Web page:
Our Favorite Poets: Emily Dickinson

This week’s favorite poet is none other than Emily Dickinson. Some argue that she might be the most important American poet and some argue that the title belongs to Walt Whitman. But no one can deny that she was incredibly talented, not even the trolls on the internet.

She was born on December 10th in 1830. She wrote almost 1,800 poems but only a few of them ever published during her life. Her poetry was starkly different for the time period (the late 1800s) in which it was published. Most of her poetry utilizes short lines, slant rhymes, and random use of capitalization and punctuation. Some of her works were altered when published to fit what was standard. Her poems are also known for dealing with death and the thought of immortality.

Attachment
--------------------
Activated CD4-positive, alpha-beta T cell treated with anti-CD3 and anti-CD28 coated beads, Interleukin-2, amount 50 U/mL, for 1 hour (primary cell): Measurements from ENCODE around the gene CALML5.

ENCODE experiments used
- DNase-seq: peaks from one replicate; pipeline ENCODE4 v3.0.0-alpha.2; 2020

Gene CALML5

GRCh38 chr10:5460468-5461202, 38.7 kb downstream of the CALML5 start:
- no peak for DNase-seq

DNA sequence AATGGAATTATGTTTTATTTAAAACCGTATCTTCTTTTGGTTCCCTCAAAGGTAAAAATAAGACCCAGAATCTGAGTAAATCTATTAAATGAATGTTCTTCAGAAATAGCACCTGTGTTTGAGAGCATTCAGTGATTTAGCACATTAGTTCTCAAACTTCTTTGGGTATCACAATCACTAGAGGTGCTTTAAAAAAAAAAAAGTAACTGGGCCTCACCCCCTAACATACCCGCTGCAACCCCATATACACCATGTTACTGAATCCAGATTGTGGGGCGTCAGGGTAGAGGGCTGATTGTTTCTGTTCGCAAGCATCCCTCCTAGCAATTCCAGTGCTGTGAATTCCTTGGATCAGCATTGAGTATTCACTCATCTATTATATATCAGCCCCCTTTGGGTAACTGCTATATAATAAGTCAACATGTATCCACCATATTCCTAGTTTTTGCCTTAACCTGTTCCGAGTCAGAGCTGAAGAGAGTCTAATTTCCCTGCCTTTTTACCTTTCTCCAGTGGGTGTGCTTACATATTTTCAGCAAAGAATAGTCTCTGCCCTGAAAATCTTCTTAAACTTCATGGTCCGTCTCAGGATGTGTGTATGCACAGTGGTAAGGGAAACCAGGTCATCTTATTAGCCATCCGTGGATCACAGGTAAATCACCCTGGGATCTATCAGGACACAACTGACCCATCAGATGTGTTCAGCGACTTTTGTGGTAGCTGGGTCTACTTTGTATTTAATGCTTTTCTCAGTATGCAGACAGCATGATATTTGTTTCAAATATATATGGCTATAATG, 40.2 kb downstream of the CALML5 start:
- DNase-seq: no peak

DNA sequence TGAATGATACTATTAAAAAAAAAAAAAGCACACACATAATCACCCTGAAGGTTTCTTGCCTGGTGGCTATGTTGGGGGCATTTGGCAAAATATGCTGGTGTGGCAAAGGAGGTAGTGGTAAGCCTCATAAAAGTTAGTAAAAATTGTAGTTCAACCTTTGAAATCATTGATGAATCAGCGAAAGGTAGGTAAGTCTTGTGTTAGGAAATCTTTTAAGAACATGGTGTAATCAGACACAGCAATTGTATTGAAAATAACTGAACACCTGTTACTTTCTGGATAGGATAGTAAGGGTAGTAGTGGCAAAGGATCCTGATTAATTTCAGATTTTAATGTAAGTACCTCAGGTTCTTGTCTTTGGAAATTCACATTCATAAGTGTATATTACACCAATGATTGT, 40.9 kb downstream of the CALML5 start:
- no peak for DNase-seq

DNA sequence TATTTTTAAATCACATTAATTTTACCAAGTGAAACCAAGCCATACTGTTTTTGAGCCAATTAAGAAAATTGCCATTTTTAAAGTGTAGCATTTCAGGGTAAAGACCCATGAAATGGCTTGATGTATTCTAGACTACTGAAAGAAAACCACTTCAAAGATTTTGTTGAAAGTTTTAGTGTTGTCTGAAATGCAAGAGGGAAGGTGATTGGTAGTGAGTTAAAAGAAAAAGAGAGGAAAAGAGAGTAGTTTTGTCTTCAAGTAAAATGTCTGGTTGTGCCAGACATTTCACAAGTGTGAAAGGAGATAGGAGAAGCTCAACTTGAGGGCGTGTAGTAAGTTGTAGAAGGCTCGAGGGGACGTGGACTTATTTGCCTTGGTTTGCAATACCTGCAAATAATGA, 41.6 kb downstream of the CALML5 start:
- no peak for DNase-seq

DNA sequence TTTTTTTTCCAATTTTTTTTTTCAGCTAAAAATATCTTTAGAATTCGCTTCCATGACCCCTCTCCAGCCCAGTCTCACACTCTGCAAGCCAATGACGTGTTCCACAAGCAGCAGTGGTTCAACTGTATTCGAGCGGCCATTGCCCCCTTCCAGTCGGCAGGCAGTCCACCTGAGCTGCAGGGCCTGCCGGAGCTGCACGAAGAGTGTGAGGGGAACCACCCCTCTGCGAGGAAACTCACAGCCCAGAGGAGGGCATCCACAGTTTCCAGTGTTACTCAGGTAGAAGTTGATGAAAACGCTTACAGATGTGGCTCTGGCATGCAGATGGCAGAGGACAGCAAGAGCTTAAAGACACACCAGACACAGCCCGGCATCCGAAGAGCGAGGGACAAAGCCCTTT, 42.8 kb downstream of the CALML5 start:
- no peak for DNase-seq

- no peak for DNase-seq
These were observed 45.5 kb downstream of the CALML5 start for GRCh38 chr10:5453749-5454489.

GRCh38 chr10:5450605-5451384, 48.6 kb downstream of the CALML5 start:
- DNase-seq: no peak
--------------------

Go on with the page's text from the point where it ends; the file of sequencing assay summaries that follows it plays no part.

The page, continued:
Personality wise, Emily was known as a bit of reclusive and barely socialized. Most of her friendships were maintained through letters. She also never married. One day when baking she fainted which may have been the primary cause of her death. She did not commit suicide as commonly believed. But the fumes from the oven left her weakened and made it difficult for her to breathe.

Because I could not stop for Death —
He kindly stopped for me —
The Carriage held but just Ourselves —
And Immortality.

We slowly drove — He knew no haste
And I had put away
My labor and my leisure too,
For His Civility —

We passed the School, where Children strove
At Recess — in the Ring —
We passed the Fields of Gazing Grain —
We passed the Setting Sun —

Or rather — He passed Us —
The Dews drew quivering and Chill —
For only Gossamer, my Gown —
My Tippet — only Tulle —

We paused before a House that seemed
A Swelling of the Ground —
The Roof was scarcely visible —
The Cornice — in the Ground —

Since then — ’tis Centuries — and yet
Feels shorter than the Day
I first surmised the Horses’ Heads
Were toward Eternity —